Jewish World Review August 23, 2000 / 22 Menachem-Av, 5760
But some polls don't distinguish between ordinary Americans and "likely voters" (who comprise only half of eligible voters). And no poll can read the subtle, yet significant "passion" factor. Yet passion is what determines turnout. And turnout determines elections.
In 1992, after 12 years of Republican rule in the White House, the Democrats wanted it bad. This year, it's the Republicans who are loaded for bear. Much has been made of the Republicans' willingness to paper over differences among themselves on issues like gay rights and abortion.
But the real story out of Philadelphia is that while conservatives were certainly ready to swallow a lot in the name of victory, George W. Bush has not forced them to. He chose a solid, intelligent conservative as running mate and has demonstrated a sincere appreciation for conservative ideas. His "compassionate conservatism" has been widely interpreted (by the liberal press) as a repudiation of Newt Gingrich and the congressional Republicans. But it is far more consequential than that.
What Bush is attempting, as Shelby Steele shrewdly noted in the Wall Street Journal a couple of weeks ago, is to wrench from the hands of the Democrats the moral high ground on domestic policy. Conservative intellectuals have been attempting this (many believe they've succeeded) for two decades. But Bush is the first major Republican politician to try to launch these ideas into policy is a systematic way.
Meanwhile, it is the Democrats who are frantically throwing up flying buttresses, attempting to keep their wobbly cathedral standing.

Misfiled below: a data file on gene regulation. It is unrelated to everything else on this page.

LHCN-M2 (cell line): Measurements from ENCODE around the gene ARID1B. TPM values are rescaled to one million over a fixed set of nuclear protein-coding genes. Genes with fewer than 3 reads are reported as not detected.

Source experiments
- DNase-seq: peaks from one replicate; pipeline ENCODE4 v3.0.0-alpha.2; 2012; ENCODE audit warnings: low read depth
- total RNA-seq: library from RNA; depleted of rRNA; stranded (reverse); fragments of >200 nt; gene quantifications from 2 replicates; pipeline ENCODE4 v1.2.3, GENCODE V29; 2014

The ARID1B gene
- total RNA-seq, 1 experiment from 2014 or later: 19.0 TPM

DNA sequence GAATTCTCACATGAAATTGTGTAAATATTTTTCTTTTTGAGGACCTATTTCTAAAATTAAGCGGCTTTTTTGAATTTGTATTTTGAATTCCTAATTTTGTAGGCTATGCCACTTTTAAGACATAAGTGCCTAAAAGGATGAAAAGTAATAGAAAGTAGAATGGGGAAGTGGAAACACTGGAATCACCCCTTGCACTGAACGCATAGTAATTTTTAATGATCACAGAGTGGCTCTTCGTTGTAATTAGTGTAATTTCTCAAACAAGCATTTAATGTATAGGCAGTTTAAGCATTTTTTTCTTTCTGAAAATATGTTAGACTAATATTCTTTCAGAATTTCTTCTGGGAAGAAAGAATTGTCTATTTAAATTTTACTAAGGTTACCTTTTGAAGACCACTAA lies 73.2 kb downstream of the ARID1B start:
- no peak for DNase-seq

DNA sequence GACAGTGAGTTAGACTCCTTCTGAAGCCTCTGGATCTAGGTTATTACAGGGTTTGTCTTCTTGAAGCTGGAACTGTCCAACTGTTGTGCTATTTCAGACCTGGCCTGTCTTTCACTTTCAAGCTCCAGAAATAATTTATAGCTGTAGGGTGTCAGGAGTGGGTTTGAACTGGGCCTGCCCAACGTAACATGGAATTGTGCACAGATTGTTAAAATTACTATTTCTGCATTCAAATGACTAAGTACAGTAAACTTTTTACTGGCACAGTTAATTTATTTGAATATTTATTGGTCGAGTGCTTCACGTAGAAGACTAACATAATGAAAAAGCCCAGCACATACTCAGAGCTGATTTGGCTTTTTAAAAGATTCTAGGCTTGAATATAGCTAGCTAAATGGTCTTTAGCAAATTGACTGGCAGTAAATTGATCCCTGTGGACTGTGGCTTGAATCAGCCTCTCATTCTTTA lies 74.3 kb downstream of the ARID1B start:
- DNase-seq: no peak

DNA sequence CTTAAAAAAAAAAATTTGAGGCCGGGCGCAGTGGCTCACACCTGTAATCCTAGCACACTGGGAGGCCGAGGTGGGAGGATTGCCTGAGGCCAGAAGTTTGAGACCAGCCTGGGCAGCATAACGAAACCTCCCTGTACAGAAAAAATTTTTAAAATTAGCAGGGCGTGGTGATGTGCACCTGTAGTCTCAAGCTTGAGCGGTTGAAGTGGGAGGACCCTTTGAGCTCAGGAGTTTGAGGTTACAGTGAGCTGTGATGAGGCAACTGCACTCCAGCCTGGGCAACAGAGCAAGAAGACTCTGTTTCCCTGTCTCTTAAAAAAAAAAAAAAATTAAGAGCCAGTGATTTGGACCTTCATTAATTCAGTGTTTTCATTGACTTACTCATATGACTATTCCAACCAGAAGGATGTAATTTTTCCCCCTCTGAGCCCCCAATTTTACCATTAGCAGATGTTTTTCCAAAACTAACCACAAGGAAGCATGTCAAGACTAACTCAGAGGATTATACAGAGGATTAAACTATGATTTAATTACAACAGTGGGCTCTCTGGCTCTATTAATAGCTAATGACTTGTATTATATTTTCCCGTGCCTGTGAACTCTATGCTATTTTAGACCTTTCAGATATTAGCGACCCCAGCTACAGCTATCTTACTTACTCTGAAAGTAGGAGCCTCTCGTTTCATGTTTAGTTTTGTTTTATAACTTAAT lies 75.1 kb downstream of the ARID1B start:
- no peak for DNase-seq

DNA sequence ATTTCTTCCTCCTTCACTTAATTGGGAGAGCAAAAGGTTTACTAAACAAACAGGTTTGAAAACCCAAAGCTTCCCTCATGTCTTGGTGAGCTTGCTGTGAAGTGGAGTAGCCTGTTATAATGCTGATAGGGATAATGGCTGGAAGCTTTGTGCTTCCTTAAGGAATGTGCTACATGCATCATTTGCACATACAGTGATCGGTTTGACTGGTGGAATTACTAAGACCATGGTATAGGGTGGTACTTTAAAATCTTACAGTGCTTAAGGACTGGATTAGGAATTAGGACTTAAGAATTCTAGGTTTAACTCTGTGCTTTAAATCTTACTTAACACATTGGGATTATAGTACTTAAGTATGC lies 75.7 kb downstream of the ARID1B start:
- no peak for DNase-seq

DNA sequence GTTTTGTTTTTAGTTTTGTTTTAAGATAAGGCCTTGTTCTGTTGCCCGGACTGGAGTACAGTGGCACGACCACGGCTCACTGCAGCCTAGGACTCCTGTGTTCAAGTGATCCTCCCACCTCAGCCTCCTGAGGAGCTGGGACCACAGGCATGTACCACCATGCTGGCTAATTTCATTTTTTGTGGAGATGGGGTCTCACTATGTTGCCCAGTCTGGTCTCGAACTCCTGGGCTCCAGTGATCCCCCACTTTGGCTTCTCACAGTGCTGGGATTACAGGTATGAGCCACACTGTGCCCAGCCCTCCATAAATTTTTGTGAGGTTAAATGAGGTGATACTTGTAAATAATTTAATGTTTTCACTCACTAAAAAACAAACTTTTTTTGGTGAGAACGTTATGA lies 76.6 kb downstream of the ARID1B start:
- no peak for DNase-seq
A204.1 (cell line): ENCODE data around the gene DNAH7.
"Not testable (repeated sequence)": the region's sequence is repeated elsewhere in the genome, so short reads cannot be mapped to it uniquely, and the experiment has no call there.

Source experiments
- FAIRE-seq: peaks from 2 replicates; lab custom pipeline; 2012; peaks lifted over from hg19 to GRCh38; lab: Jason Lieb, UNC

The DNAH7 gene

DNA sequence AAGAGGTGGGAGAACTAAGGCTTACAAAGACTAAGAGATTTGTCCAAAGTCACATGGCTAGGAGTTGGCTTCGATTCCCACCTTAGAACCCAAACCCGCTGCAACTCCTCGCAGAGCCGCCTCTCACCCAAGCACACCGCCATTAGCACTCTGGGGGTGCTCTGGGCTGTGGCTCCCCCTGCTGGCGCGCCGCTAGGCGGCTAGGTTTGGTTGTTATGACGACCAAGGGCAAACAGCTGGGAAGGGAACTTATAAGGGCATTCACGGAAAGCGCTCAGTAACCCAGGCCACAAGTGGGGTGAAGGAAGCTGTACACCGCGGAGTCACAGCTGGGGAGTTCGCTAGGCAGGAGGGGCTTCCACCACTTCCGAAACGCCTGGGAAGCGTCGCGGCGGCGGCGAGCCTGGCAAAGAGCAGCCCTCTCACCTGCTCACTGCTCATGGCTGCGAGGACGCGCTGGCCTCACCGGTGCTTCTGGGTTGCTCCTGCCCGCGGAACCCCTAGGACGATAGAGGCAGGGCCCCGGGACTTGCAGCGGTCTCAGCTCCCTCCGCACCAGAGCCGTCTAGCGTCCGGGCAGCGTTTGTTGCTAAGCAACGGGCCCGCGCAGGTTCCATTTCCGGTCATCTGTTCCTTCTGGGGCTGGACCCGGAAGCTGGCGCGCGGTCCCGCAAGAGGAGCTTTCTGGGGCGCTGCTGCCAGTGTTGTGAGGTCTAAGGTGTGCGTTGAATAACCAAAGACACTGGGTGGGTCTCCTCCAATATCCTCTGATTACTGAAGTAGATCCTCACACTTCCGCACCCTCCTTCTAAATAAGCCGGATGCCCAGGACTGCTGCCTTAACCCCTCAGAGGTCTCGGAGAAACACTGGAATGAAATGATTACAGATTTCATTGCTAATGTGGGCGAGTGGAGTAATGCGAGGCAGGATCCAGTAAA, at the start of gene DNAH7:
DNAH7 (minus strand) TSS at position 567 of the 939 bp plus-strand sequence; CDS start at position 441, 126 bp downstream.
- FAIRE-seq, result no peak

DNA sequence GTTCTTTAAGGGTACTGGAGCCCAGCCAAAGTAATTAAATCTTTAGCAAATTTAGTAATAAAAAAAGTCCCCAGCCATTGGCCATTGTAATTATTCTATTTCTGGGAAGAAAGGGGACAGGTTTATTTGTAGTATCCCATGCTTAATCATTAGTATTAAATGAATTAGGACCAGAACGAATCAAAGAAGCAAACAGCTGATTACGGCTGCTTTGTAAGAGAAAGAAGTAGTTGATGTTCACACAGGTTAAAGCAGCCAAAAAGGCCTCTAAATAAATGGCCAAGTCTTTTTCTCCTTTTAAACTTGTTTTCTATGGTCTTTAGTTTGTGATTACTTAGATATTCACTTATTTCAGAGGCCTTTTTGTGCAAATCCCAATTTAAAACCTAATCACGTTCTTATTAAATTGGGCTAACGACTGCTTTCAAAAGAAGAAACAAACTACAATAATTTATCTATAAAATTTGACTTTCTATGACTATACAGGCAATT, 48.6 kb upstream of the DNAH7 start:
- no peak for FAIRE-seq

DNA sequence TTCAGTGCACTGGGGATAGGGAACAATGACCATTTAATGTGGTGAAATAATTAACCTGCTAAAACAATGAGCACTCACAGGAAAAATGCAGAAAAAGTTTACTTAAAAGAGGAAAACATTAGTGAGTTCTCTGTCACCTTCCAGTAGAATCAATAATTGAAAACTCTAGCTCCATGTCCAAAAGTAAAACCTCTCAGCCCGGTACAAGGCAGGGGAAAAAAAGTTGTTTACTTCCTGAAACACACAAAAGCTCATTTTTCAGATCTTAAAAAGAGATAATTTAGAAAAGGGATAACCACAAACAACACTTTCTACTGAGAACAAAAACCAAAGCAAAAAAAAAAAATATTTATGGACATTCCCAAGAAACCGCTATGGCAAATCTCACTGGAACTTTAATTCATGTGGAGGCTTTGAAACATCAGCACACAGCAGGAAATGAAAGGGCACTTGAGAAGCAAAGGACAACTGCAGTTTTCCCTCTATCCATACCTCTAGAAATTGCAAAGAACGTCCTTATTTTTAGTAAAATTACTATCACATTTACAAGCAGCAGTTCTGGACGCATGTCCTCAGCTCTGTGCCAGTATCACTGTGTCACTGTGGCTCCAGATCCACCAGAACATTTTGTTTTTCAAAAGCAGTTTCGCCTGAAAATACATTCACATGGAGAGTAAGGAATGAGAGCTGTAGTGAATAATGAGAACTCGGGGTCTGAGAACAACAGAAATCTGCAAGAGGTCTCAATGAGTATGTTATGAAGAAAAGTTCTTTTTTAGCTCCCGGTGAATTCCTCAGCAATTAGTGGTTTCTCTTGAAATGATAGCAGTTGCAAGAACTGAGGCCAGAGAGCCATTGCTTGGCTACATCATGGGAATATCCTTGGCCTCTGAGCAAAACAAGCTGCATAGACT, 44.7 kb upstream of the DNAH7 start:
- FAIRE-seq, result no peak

In the aftermath of the Democratic convention -- brave denials notwithstanding -- a key Democratic constituency, black voters, walks away at best listless and at worst bitter. The choice of Joe Lieberman, while perhaps reassuring New Democrats and independent swing voters that the Democrats are not the Swingin' Intern party, has left black Democrats irritated.
In part, this is because Al Gore could not resist the temptation to present himself as some sort of civil-rights pioneer. He painted the Lieberman pick as a breakthrough for an oppressed minority, and took the opportunity to get in a few licks against the Republicans, implying that anyone who would vote against the ticket because a Jew was number two was probably a Republican anyway.
(Imagine if a Republican had made such a remark about the Democrats!)
Well, the idea that Lieberman's selection marked an ethnic milestone was ridiculous anyway. American Jews are thriving in America and conspicuously not in need of symbolic boosts. It is also clearly untrue. Lieberman's Jewishness was relevant only because his piety reinforces his image as a serious, moral person. He could just as well have been a Buddhist, for Gore's purposes.
(Oops, no, there's that temple gig to think about. Okay, a Mormon.)
But since Gore couldn't resist painting himself as some sort of civil rights pioneer in picking Lieberman, many black Democrats feel slighted. Blacks, they argue, have suffered far more on these shores than Jews, so if the point is to make a gesture, why not a black VP?
But making matters worse was the fact that Lieberman had expressed support for anti-affirmative action measures like California's Proposition 209. And, while more blacks (particularly inner-city blacks) than whites support school vouchers, they are emphatically opposed by black Democrats, staunch allies of the teachers' unions. Lieberman has deviated on this question, too, and was forced to recant in a "re-education" style meeting with the Democratic National Committee's black caucus.
(Lieberman could have refused, but has shown himself more interested in power than principle.)
A number of black leaders let fly with frankly anti-Semitic diatribes when Lieberman was named, and while the leadership of the Democratic Party has attempted to squelch these obnoxious outbursts, the whole episode does not exactly leave black Democrats charged up and ready to rush to the polls.
Republicans, by contrast, are enjoying the heady, if somewhat unfamiliar
sensation of preparing to vote for someone they like who can actually